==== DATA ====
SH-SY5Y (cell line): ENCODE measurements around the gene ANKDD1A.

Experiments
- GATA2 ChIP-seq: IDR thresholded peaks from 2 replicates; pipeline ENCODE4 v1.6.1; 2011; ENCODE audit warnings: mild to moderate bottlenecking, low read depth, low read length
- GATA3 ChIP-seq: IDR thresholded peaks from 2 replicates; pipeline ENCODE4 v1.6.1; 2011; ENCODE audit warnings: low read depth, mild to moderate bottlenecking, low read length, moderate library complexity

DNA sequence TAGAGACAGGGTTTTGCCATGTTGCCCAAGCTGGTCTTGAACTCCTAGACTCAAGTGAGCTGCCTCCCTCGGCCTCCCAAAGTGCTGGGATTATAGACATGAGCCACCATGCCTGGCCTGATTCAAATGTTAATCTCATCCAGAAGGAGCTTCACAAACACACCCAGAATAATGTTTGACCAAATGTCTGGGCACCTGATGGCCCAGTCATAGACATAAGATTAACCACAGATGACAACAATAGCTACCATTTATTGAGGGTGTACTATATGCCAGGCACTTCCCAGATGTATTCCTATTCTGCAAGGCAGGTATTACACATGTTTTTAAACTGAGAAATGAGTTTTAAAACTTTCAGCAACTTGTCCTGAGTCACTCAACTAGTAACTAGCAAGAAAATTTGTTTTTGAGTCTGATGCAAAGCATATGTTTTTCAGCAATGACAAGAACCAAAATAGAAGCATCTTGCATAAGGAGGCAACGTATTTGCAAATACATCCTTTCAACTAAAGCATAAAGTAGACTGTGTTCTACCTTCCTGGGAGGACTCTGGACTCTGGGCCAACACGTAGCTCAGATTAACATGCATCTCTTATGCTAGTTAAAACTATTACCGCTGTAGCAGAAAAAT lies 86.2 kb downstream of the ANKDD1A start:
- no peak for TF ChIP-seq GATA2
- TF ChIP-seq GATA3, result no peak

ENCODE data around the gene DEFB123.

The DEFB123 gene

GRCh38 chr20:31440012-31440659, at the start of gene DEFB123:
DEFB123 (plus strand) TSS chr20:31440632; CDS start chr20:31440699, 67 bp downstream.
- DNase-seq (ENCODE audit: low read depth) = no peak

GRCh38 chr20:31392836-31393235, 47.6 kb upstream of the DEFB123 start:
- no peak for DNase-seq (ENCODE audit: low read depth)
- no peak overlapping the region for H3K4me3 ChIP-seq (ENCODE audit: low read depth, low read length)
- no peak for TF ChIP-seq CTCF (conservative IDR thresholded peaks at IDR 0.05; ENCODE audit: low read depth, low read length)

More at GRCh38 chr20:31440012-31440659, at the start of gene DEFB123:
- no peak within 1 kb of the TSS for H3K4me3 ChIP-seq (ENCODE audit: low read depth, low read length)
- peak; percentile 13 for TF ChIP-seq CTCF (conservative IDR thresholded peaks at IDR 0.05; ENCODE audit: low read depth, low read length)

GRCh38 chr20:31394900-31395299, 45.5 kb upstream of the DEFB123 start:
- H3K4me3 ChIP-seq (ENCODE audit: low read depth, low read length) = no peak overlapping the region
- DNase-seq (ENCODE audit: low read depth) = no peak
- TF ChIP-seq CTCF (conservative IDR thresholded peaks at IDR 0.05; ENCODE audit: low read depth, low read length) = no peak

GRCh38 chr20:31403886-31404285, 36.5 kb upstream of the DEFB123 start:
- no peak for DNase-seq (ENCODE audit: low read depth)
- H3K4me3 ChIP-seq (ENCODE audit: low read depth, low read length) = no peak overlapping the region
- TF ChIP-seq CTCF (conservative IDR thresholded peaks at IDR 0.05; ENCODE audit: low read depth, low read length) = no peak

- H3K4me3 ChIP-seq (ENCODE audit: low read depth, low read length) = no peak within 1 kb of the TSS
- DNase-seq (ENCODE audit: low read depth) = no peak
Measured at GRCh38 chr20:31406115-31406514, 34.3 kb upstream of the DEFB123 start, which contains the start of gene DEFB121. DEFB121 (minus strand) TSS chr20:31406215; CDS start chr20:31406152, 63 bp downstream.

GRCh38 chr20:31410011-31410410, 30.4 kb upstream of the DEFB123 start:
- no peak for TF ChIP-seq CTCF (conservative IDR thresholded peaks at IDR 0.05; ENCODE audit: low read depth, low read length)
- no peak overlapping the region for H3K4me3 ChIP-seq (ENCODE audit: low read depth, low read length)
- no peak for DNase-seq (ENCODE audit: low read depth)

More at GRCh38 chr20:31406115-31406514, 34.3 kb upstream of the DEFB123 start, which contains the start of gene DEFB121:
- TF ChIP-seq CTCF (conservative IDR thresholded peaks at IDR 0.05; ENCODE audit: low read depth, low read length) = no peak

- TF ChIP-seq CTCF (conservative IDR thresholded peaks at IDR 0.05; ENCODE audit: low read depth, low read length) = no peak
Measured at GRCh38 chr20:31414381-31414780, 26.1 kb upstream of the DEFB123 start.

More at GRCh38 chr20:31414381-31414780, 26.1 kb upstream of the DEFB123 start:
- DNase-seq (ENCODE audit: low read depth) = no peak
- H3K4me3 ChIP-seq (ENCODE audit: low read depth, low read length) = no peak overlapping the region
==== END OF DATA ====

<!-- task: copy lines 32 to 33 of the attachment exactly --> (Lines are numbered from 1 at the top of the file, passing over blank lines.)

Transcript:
- no peak for TF ChIP-seq CTCF (conservative IDR thresholded peaks at IDR 0.05; ENCODE audit: low read depth, low read length)
- no peak overlapping the region for H3K4me3 ChIP-seq (ENCODE audit: low read depth, low read length)